US Army Home Page ""
Main Menu Index of Publications Resources Archives ""
U.S. Army Professional Writing Series


Army Leaders' Speeches

Combat Studies Institute Publications

U.S. Army Center for Army Lessons Learned (CALL)

U.S. Army Center for Military History

Air War College

Army War College

Brookings Institution Federal Executive Fellowships

Foreign Service Institute Senior Seminar

Harvard International Security Program Fellowship

Marine Corps War College (pdf)

National War College

Naval War College

Industrial College of The Armed Services

Armed Forces Medical Library

Army Library Program (ALP)

Army Management Staff College Library

Army War College Library

General Dennis J. Reimer Training and Doctrine Digital Library

Joint Electronic Library

Library of Congress

Pentagon Library

United States Military Academy Library


The U.S. Army Professional Writing Collection showcases articles from a variety of professional journals that focus on relevant issues affecting The Army. This micro-site seeks to stimulate innovative thinking about the challenges that may face tomorrow's Army. It is further intended that the articles featured on this site cause reflection, increased dialogue within The Army Community, and in the best case, action by Soldiers. Updated biweekly, these articles are written by Soldiers, civilians, academics, and other subject matter experts. Links to various Army publications, Department of Defense journals and selected non-governmental defense-related publications are also provided on this site.

Soldiers of the State: Reconsidering American Civil-Military Relations

Soldiers of the State: Reconsidering American Civil-Military RelationsIn American academe today the dominant view of civil-military relations is sternly critical of the military, asserting that civilian control of the military is dangerously eroded. Though tension clearly exists in the relationship, the current critique is largely inaccurate and badly overwrought. Far from overstepping its bounds, America's military operates comfortably within constitutional notions of separated powers, participating appropriately in defense and national security policymaking with due deference to the principle of civilian control. Indeed, an active and vigorous role by the military in the policy process is and always has been essential to the common defense.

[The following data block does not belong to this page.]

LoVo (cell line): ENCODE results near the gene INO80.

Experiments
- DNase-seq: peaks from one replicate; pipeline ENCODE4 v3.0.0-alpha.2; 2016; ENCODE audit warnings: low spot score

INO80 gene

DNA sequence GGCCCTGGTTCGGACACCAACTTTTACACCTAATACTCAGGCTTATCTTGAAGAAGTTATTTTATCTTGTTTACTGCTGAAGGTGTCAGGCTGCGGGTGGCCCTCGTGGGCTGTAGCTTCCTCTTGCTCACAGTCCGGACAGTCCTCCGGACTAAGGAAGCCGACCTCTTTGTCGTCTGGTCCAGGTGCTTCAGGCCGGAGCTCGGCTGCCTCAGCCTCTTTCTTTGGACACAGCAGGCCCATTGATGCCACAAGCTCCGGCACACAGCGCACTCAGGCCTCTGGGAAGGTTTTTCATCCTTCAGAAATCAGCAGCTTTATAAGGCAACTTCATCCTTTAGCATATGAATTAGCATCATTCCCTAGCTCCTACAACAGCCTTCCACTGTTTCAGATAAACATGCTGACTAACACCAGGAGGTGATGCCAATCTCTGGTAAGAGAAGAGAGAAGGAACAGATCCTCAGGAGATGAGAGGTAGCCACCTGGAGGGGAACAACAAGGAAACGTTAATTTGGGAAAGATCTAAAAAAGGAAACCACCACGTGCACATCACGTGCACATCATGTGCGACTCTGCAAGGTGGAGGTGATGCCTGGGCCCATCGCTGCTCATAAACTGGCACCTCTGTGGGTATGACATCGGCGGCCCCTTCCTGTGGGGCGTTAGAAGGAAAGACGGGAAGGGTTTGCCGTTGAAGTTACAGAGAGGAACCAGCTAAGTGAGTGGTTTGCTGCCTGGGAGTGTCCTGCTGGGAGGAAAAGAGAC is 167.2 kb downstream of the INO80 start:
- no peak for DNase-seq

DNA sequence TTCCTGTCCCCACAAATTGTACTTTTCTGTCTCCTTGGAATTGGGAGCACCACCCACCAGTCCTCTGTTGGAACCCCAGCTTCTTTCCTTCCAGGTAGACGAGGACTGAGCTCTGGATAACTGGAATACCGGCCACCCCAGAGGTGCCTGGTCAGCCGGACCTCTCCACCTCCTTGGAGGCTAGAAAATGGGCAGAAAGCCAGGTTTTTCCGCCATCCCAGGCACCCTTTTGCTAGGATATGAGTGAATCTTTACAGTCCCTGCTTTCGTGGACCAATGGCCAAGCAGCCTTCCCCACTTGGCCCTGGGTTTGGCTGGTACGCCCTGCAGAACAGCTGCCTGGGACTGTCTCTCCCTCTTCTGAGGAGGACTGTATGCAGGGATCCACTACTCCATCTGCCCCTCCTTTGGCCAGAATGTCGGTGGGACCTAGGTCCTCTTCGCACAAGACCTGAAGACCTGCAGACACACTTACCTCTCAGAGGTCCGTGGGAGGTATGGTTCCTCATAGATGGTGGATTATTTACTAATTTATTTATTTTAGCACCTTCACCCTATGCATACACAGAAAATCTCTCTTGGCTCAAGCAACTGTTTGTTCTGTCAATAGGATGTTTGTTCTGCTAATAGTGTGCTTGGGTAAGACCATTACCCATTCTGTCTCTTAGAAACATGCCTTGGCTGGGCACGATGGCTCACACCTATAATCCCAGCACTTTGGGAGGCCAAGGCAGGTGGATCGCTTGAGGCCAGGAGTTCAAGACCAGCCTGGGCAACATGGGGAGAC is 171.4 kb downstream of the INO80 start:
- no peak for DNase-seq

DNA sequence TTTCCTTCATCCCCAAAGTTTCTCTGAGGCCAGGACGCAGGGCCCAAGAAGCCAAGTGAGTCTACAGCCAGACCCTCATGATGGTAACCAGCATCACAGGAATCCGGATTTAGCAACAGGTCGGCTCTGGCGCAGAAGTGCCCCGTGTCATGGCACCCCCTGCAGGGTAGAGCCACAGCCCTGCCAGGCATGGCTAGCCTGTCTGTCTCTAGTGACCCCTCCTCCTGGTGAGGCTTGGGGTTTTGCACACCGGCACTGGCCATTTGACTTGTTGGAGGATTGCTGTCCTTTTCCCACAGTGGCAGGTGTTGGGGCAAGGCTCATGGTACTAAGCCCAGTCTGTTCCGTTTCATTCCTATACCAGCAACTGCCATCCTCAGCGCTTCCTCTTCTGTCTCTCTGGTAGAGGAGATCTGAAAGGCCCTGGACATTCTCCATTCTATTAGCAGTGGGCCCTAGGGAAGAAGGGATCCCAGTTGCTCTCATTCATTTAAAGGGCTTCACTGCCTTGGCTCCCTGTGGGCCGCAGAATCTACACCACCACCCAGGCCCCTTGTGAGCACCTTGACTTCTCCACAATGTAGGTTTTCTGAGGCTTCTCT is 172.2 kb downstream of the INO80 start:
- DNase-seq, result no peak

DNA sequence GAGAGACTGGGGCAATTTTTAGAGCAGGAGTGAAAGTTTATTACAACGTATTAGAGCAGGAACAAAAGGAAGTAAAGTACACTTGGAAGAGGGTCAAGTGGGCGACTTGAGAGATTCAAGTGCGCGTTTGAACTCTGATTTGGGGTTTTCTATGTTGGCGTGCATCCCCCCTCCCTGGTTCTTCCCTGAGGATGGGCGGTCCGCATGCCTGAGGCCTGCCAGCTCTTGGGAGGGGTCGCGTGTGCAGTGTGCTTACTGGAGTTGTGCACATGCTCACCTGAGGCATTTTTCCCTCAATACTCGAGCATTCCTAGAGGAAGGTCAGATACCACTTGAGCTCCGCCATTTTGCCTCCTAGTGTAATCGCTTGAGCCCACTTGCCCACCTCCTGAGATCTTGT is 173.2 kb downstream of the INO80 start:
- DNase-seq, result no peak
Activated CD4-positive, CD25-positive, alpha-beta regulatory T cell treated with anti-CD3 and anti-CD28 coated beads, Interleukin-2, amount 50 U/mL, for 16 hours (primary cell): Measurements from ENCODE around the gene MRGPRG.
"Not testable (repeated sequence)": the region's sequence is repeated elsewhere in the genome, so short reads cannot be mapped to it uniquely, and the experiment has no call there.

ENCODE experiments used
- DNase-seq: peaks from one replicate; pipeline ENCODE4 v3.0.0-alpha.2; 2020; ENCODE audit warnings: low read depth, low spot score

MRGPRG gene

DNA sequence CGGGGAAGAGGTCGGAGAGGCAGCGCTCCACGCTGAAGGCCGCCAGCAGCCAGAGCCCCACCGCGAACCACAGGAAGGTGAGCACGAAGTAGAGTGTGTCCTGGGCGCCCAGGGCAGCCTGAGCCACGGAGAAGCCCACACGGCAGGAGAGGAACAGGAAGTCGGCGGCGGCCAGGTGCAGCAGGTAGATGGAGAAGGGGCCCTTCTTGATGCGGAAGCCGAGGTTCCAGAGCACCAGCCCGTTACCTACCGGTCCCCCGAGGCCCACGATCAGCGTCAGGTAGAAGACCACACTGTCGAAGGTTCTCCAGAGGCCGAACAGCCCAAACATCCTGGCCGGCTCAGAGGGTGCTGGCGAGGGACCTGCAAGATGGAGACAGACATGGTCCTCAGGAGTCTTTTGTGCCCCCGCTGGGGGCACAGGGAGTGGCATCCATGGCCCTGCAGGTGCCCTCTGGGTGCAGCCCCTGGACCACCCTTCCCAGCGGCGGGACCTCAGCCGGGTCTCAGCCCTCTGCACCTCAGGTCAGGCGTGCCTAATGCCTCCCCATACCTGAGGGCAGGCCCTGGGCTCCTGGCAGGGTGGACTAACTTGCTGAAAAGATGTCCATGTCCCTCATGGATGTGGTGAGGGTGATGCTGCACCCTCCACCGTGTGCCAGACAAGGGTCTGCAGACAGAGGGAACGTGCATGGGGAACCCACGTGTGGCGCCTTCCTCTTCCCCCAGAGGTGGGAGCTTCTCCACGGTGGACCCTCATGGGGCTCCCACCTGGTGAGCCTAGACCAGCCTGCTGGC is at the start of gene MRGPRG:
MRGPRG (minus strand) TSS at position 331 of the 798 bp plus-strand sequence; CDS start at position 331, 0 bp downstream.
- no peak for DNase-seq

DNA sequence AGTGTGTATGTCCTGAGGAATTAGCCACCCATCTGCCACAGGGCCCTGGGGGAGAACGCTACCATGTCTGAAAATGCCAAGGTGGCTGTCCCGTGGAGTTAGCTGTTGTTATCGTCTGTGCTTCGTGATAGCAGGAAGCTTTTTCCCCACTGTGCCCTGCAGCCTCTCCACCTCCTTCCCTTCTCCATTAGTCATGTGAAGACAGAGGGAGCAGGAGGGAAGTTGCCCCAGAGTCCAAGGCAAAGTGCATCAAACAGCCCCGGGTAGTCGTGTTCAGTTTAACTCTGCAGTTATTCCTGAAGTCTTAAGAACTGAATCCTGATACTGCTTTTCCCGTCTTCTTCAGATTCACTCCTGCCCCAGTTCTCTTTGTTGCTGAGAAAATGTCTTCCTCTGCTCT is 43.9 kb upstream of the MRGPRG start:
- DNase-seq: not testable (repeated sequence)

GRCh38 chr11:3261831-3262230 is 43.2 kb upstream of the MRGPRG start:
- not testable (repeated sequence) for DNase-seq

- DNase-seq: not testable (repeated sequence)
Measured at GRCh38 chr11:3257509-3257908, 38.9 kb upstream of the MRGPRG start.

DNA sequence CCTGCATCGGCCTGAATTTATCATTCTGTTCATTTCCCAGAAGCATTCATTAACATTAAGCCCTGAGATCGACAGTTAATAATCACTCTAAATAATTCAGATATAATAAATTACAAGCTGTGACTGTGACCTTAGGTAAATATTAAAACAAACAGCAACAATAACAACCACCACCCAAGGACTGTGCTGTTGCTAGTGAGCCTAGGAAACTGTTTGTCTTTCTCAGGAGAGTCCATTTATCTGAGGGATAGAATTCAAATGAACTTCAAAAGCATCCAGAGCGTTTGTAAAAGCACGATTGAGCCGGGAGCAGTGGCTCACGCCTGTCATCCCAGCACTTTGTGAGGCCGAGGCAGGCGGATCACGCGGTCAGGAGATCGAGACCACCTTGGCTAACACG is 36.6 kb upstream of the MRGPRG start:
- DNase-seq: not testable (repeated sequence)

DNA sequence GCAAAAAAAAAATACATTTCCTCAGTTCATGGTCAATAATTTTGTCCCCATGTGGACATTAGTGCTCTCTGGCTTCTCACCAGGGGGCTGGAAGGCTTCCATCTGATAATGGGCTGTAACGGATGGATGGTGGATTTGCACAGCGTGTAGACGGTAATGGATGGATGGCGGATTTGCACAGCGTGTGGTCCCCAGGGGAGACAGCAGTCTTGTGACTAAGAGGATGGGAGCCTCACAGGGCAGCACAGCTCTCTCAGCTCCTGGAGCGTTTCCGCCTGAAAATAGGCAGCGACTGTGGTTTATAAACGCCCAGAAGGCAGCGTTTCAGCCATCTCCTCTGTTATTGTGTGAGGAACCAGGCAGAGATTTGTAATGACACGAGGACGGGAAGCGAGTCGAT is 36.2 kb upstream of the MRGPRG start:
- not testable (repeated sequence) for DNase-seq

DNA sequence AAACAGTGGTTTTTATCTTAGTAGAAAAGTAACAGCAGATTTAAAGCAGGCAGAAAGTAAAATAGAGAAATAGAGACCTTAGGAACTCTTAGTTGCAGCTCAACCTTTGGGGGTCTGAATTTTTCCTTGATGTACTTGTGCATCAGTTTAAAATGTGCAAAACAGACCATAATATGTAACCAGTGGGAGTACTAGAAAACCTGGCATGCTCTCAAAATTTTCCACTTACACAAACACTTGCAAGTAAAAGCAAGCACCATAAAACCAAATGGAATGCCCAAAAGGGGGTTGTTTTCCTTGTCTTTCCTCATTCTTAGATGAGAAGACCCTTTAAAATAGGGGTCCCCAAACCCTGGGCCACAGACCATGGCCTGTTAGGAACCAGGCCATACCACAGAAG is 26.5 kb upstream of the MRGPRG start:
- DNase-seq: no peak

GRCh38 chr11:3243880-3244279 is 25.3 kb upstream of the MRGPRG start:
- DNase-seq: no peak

Read Article

The Case for a Joint Military Decisionmaking Process

The Case for a Joint Military Decisionmaking ProcessFOLLOWING OPERATION Eagle Claw, the failed attempt to rescue U.S. Embassy hostages held by the Iranian Revolutionary Guard in 1980, Congress decided that the armed services would need help in overcoming the historic aversion to working together as joint forces. The 1986 Goldwater-Nichols Act provides a framework in law to facilitate a more joint perspective by reorganizing the Joint Chiefs of Staff. Although the services have made great strides since 1986, they still have major hurdles to overcome.

Read Article

The Education Of "A Modern Major General"

The Education Of "A Modern Major General"Over a century ago, Gilbert and Sullivan developed a caricature of a contemporary general officer of the British service in their operetta Pirates of Penzance. Almost three decades ago, Colonel Donald F. Bletz of the U.S. Army War College faculty published an article using this caricature, Major General Stanley, as a model of what should not be the typical general officer of the future. Since that future is now, it is useful to examine the factors that contribute to and influence the development of a professional military officer, particularly an officer who has achieved general or flag rank and so can be considered a strategic leader.

Read Article

America's Army: Expeditionary and Enduring --Foreign and Domestic

America's Army Expeditionary and Enduring Foreign and DomesticAS OF SUMMER 2003, a higher percentage of the total Army appears committed to active combat operations than during any period since World War II. While the Army moves to transform at a forced pace, it still defends against the most certain foreign threat the continental United States (CONUS) has faced since the War of 1812. Change is not new; it is a staple of defense. However, new combinations of requirements-quick response (expeditionary) and long-term national commitments (enduring)-require unusual solutions both overseas and in CONUS.

Read Article
June 2003 | Volume 1.1